The study was conducted to correlate the consumption frequency of different food groups (milk, eggs, fish, and others) and the levels of serum polychlorinated dibenzo-p-dioxin and dibenzofuran (PCDD/F) concentrations of residents living near a municipal waste incinerator. All selected subjects were between 18 and 65 years old and proportionally chosen from each age group based on population distribution. In addition, they had to have lived within a 5-km radius of the incinerator for at least 5 years. Trained interviewers administered a dietary questionnaire interview. Higher serum PCDD/F levels were found in older than in younger subjects, and higher PCDD/F concentrations were found in females than in males. An analysis between the consumption frequency of different foods and serum PCDD/F levels showed that fish might have contributed the highest quantity of measured serum PCDD/Fs. Yet, the regression coefficient of dietary intake and PCDD/F concentration was only 0.017 before and 0.105 after adjusting for the variables of age, gender, and smoking status of the study subjects. The frequency of fish consumption may be the most significant contributor to serum PCDD/F levels. Further research is needed to quantify the association between the consumption of various food groups and their potential contributions to the corresponding serum PCDD/F concentrations.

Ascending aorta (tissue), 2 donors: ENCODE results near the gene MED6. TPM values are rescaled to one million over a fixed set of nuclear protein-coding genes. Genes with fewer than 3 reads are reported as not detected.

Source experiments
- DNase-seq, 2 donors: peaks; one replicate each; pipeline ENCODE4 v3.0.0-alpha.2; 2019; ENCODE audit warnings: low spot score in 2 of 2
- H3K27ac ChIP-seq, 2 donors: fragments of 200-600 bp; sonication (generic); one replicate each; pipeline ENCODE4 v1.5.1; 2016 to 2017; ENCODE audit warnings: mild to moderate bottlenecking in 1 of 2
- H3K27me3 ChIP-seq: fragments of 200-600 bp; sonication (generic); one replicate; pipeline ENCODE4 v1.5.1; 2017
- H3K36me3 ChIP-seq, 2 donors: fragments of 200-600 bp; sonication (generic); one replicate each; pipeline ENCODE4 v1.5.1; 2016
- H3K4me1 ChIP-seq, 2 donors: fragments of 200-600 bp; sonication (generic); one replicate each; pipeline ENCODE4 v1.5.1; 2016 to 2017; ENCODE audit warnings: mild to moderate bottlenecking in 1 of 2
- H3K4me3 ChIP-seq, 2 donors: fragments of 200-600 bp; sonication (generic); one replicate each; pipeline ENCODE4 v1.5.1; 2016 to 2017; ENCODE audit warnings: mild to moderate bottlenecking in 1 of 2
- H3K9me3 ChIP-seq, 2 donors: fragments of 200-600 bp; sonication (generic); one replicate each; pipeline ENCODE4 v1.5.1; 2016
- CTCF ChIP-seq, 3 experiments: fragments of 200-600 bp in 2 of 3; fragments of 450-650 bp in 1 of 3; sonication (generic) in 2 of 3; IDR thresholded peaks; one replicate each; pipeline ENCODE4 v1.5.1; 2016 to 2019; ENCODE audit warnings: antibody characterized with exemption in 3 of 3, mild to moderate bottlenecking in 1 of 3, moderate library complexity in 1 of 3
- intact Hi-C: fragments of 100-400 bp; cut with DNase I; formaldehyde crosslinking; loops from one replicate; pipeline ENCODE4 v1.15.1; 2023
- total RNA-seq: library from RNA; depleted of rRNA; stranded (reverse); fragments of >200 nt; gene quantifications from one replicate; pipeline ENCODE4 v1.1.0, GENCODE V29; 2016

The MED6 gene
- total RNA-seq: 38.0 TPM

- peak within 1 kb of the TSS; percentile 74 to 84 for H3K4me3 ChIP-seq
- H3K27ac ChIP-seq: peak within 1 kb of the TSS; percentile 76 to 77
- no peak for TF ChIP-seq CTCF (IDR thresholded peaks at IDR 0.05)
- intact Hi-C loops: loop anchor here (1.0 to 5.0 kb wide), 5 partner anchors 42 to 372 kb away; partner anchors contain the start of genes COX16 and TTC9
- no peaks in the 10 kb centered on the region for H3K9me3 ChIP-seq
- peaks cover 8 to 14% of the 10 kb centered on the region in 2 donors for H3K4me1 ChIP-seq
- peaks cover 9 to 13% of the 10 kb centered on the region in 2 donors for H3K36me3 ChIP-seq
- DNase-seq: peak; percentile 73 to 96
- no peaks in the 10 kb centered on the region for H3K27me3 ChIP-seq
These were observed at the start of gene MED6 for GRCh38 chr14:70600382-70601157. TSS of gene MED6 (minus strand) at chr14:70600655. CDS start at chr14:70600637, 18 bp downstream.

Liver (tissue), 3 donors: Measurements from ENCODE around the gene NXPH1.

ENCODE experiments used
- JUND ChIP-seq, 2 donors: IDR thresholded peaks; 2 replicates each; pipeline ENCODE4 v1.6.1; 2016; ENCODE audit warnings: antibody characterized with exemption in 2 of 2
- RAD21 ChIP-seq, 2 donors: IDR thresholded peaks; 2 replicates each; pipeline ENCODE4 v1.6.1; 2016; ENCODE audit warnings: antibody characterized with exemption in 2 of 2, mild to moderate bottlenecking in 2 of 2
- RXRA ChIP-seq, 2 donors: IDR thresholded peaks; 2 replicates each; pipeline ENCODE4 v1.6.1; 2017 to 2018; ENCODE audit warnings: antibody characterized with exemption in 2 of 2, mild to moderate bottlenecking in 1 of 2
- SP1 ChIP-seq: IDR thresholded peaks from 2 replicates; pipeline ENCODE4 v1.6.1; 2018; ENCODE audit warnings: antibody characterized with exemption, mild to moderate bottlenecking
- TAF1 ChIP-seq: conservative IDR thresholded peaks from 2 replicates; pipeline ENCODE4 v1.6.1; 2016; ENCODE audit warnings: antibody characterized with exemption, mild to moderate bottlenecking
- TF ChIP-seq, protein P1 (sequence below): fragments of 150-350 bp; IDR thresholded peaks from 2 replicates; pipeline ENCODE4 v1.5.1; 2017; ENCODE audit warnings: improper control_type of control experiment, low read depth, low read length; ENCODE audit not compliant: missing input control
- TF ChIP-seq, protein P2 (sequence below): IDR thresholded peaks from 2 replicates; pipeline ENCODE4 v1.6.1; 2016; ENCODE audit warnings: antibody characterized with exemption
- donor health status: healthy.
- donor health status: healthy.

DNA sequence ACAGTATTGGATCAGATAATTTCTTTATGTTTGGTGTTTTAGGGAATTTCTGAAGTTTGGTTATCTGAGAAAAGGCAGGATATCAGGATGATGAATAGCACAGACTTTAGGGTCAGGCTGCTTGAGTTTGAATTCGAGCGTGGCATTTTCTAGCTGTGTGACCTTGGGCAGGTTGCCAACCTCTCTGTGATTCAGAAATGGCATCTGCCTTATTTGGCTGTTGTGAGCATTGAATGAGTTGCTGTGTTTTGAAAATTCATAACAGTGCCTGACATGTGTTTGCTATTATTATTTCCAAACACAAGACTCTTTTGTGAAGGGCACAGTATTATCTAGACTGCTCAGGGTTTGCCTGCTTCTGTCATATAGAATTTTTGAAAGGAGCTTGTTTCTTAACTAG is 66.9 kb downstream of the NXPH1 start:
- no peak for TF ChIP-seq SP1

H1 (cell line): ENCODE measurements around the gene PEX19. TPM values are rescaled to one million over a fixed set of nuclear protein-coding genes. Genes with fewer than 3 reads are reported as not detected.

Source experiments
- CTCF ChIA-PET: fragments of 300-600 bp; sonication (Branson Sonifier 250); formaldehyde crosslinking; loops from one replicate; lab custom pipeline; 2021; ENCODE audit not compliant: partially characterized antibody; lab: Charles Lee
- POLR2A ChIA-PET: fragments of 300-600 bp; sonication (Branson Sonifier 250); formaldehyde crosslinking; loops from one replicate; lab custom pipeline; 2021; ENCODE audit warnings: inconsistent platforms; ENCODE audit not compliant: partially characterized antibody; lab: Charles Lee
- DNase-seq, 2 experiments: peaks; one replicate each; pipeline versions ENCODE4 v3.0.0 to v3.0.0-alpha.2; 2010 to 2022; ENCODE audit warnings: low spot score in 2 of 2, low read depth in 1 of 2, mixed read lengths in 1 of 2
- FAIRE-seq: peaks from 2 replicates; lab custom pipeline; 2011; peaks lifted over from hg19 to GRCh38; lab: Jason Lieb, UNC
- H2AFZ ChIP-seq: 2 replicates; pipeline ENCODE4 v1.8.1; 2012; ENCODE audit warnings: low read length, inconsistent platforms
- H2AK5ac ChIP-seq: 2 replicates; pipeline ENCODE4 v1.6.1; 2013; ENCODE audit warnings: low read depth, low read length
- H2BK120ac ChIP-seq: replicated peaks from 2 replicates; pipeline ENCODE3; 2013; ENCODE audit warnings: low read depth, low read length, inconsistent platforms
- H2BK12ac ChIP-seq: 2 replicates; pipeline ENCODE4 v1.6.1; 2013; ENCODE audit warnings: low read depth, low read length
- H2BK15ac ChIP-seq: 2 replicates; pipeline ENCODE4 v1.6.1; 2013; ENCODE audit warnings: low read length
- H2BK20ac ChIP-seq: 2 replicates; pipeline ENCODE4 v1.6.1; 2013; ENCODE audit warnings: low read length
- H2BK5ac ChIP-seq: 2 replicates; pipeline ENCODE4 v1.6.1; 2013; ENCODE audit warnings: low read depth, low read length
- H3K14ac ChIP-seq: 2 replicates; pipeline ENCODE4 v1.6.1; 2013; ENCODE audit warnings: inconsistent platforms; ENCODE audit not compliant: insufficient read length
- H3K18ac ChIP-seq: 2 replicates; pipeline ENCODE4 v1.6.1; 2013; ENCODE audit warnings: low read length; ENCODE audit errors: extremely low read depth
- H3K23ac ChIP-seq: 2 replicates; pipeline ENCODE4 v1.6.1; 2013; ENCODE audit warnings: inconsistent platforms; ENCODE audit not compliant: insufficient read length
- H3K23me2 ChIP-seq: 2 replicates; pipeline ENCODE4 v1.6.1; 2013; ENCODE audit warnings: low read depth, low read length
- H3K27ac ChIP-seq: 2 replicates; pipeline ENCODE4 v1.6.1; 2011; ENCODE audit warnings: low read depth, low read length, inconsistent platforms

All Science Journal Classification (ASJC) codes
- Environmental Science(all)